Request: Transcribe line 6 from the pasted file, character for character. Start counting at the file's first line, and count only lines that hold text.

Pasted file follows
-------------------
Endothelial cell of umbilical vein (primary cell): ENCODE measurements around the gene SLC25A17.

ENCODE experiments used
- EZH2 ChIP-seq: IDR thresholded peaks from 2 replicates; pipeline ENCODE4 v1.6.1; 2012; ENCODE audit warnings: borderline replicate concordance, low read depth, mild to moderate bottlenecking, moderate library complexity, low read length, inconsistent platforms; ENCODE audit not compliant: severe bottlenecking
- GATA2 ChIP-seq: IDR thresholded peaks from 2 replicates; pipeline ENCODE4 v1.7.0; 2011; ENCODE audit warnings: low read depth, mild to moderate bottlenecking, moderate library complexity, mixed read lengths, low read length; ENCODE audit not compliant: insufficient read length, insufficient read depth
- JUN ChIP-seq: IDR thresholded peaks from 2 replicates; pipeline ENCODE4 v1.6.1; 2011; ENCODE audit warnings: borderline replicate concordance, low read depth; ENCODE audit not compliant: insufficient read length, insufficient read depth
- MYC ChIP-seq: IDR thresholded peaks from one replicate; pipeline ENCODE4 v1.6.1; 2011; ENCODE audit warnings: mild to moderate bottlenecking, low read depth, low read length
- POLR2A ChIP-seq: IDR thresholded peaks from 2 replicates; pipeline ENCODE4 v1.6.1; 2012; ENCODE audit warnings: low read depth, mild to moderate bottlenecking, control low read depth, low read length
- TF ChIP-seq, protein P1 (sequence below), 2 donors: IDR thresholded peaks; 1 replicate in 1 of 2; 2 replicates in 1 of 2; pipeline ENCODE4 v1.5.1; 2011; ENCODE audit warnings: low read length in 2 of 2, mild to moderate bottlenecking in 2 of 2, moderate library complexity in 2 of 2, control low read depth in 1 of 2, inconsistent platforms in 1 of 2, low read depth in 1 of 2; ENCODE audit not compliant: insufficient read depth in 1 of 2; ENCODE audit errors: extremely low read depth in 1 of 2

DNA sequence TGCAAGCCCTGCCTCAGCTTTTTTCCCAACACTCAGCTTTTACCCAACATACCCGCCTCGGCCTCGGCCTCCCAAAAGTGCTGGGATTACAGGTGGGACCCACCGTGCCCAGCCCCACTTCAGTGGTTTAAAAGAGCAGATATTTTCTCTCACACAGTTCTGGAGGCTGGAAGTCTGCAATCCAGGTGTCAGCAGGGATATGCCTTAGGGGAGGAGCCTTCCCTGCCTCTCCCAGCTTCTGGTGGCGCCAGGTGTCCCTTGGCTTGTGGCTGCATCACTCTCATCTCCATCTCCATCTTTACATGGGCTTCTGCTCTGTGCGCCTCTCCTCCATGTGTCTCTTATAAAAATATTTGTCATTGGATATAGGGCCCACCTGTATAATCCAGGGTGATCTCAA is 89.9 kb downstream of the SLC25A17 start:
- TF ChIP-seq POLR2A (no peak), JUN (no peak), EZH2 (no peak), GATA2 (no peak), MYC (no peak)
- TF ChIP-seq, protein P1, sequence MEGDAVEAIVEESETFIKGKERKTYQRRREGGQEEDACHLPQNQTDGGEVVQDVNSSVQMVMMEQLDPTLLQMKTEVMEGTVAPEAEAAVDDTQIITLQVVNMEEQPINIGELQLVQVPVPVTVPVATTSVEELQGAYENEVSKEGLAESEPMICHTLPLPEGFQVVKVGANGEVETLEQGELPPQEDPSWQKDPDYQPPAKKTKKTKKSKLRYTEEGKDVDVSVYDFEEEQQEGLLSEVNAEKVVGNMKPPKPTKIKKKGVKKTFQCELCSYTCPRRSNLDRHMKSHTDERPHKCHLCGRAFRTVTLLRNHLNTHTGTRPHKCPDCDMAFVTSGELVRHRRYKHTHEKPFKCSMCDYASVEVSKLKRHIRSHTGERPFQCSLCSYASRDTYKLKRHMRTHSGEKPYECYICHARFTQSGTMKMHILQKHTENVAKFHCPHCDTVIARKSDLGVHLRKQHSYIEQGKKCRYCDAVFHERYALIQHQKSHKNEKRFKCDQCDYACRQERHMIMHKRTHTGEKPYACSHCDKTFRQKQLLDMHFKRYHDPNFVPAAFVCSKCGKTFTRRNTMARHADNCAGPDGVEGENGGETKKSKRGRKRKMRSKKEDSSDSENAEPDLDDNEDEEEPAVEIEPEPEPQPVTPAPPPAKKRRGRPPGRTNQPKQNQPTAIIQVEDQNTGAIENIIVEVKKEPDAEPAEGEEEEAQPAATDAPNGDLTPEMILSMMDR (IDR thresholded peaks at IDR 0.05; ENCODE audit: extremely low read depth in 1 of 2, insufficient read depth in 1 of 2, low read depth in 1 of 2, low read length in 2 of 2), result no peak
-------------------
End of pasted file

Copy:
- MYC ChIP-seq: IDR thresholded peaks from one replicate; pipeline ENCODE4 v1.6.1; 2011; ENCODE audit warnings: mild to moderate bottlenecking, low read depth, low read length